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Spokane, Washington  Est. May 19, 1883
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News >  Crime/Public Safety

‘Police ruined my identity’: Woman plans suit against Spokane police after she says her sister stole her identity in viral theft case

A video of two citizens holding a Spokane woman at gunpoint in a parking lot for allegedly shoplifting went viral in June.

As news of the video spread outside of Spokane, so did the information that someone identified as Annamarie Kirkpatrick, 36, had been cited for shoplifting. But the real Annamarie was actually in Seattle that day, according to her lawyer, Doug Phelps.

Annamarie Kirkpatrick said it was her sister, Amy Michelle Kirkpatrick, who was in Spokane, allegedly stealing from a Ross store in the Manito Shopping Center on the South Hill. That’s where a couple pulled out handguns and held her at gunpoint until police arrived.

When they did, police didn’t charge the couple with assault for aiming their weapons and verbally threatening to shoot Amy, as the viral video showed. They did, however, cite Annamarie for theft. Amy gave police her sister’s name and birthdate, and didn’t produce a license, Annamarie Kirkpatrick said.

Further complicating matters, Annamarie alleges police didn’t ask Amy to remove her mask to check that she matched the driver’s license photo of Annamarie they pulled up. Annamarie said police also didn’t ask her sister to verify her address.

“My spotless record is still showing a theft charge,” Annamarie said. “They didn’t charge the people who held somebody hostage and then they charged the wrong person for shoplifting. None of it makes any sense.”

The mix-up has cost Annamarie jobs, Phelps said, and that’s why they’re filing a civil suit against the Spokane Police Department for failing to check Amy’s identity when she didn’t provide a license.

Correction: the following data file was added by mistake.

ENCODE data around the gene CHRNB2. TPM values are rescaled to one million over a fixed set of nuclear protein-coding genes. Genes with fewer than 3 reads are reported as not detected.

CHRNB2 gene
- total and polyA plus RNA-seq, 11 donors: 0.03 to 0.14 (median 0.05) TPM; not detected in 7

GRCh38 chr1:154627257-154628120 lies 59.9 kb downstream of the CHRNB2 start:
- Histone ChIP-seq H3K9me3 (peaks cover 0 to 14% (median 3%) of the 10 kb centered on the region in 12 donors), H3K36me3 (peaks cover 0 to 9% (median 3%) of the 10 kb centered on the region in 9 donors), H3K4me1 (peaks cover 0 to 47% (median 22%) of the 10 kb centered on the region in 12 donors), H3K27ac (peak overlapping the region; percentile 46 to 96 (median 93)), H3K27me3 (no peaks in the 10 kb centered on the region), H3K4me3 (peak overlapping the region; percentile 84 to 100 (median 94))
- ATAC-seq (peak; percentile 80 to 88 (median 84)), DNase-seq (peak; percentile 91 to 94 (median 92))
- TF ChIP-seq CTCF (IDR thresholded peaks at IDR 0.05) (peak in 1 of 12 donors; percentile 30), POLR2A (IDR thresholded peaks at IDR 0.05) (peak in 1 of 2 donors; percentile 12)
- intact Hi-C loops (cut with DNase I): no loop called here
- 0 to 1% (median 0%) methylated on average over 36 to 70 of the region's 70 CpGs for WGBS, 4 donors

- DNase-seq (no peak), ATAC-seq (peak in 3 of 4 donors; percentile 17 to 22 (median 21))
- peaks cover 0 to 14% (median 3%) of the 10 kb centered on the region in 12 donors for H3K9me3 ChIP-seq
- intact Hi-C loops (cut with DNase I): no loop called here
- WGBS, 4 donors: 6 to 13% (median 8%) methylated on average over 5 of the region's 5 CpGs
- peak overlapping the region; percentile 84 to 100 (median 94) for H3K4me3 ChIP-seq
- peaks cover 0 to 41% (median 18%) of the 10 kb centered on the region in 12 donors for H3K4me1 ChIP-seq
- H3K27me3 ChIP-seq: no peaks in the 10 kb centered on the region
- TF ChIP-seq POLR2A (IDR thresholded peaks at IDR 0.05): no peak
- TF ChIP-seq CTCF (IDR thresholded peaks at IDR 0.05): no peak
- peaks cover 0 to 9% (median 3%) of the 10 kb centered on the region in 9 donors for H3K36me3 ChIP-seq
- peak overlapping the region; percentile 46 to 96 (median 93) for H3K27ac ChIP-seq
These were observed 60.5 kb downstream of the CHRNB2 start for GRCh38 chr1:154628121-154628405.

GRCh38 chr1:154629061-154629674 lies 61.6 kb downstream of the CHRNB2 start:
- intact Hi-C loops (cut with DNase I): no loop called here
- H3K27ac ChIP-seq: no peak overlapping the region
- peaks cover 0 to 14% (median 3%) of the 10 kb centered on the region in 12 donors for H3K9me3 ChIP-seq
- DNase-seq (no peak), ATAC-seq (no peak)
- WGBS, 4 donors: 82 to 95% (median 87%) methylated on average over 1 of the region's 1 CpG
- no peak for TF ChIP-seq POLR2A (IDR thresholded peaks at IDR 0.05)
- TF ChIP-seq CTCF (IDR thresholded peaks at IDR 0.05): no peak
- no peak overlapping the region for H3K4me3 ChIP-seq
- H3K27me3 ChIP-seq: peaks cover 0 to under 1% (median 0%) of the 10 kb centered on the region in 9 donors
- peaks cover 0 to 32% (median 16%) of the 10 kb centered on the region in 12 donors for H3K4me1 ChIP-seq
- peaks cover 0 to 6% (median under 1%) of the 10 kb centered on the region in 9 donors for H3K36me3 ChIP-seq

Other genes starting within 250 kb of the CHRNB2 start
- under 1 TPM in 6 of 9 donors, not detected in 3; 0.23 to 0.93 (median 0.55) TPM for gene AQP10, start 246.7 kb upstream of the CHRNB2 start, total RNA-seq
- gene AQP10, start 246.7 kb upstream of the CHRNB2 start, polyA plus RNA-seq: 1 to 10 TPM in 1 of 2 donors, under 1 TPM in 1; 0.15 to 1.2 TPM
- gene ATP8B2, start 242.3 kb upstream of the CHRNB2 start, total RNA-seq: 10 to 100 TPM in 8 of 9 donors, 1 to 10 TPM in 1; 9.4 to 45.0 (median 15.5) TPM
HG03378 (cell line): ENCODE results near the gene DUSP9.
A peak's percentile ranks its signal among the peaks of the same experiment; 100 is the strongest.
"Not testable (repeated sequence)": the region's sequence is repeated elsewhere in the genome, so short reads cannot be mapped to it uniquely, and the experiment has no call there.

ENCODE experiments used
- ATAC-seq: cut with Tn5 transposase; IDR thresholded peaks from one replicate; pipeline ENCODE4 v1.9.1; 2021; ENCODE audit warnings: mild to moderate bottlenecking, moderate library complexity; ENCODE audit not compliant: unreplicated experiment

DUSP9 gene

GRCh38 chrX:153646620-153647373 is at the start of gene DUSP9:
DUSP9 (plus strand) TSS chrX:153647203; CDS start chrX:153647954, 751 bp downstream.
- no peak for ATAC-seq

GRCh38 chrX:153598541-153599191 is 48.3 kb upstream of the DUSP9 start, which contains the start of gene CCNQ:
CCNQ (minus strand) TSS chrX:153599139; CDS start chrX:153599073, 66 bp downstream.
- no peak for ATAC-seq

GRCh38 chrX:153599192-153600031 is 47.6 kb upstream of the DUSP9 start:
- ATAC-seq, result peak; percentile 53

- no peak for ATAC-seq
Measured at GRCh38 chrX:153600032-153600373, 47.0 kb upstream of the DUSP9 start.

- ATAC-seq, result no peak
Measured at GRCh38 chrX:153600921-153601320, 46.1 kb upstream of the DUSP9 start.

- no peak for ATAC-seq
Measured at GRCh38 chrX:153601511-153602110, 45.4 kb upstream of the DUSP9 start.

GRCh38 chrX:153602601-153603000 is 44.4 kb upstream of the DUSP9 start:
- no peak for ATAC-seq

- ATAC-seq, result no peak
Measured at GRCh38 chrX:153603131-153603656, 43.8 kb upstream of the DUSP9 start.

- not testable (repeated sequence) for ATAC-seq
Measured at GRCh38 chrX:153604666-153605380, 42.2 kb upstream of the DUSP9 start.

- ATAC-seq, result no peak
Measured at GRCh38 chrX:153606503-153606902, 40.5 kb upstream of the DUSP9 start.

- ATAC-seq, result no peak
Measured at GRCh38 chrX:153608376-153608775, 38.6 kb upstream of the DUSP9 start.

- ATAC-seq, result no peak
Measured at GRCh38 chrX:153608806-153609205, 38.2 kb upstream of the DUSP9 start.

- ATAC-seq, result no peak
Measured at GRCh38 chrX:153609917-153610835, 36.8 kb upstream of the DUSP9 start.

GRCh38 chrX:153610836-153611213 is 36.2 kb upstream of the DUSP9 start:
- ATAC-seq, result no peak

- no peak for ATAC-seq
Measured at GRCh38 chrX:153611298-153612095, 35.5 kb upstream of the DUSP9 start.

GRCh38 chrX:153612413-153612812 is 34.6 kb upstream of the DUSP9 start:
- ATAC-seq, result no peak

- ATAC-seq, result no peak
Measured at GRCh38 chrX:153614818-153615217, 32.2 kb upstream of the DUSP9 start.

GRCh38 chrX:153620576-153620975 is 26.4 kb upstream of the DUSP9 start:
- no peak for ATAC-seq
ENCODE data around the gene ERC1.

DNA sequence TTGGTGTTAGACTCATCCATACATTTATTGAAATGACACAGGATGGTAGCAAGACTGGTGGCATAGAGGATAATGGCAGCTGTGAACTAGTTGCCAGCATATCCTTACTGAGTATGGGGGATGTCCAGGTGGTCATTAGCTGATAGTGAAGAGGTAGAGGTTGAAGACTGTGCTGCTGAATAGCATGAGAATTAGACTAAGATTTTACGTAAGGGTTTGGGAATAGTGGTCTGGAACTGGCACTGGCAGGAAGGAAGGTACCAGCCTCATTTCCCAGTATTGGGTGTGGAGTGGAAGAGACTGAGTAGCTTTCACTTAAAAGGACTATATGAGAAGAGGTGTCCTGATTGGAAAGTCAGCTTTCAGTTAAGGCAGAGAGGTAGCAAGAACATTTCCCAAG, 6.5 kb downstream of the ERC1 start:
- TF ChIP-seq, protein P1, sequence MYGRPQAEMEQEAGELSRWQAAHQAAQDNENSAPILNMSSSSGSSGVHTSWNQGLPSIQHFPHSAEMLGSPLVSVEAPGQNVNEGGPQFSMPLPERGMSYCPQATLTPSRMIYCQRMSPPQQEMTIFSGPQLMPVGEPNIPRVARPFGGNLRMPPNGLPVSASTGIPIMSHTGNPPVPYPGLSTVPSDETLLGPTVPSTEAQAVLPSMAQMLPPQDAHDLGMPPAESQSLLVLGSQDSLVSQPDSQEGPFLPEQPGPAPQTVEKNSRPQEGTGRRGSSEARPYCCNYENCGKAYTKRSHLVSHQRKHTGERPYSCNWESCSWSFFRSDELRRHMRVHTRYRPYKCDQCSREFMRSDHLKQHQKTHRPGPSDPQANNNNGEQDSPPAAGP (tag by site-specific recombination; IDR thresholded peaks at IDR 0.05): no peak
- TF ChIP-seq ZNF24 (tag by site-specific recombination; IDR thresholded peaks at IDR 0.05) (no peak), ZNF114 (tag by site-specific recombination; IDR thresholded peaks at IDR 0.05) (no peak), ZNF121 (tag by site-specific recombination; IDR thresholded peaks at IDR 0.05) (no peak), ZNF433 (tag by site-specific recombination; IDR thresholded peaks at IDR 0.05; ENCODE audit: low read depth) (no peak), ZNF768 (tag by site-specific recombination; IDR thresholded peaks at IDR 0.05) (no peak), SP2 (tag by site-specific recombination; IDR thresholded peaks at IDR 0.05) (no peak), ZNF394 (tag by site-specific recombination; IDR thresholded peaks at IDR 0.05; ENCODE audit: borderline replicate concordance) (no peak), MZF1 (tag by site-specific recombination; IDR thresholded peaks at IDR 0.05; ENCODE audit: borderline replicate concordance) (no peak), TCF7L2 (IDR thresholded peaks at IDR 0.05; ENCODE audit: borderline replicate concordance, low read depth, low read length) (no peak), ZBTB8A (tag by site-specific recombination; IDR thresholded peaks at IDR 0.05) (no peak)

Spokane Police Department spokesperson Sgt. Terry Preuninger said he could not comment on the case as it is pending civil litigation.

Annamarie said she has receipts and eyewitness statements – she went to a chiropractor in the morning, a massage therapist in the afternoon, plus stops at the grocery store and gas station, all in Seattle.

It’s not the first time Amy Kirkpatrick has given her sister’s name to the police, according to Annamarie. She said earlier this year, Amy tried to tell police in Idaho that she was Annamarie, but fingerprints revealed her true identity.

Kootenai County District Court records show Amy Kirkpatrick was charged with possession of a controlled substance and providing false information in May .

Amy has not been charged with shoplifting in the June incident in Spokane. Annamarie said police can’t find her. Amy’s latest case in Spokane County is from July, when she was suspected of possessing a stolen car, according to court documents.

Court records show Amy has a warrant out for her arrest since she failed to appear in court in that case. Prior to that, she had a 2015 conviction in Spokane County for possession of a controlled substance and third-degree theft.

As Amy’s life spiraled into drug addiction during her teens, Annamarie said she went to college and became a drug counselor at a psychiatric hospital. Annamarie stuck with it for 12 years before she decided she wanted to dive into the business world. She graduated with a master’s in business from Seattle University in August and started applying for jobs.

She said she was marking on applications that she had no criminal charges in her background but getting rejected out of the gate. Many applications specify that anyone who lies on the job application will be disqualified. Annamarie believes she’s lost several job opportunities due to her now dirtied record.

Annamarie said she knew something was wrong when she didn’t move forward in the hiring process for a human resources position at a hospital. Between her new degree and background in health care, she said it would’ve been a perfect fit.

“It’s very upsetting and disturbing to me that there’s nothing I can do to prevent her from doing this in the future,” Annamarie said of her sister. “So I guess I just feel like I have no hope or no options at this time.”

Annamarie thinks her sister will do “anything to stay out of prison.” But she mostly blames Spokane police.

“Police ruined my identity, not my sister,” she said. “Yes, my sister told the police my name; however, the police ruined my identity by not doing their job and following protocol. All they had to do was ask for her address to verify where she was from or ask her to remove her mask and match her face to my driver’s license.”

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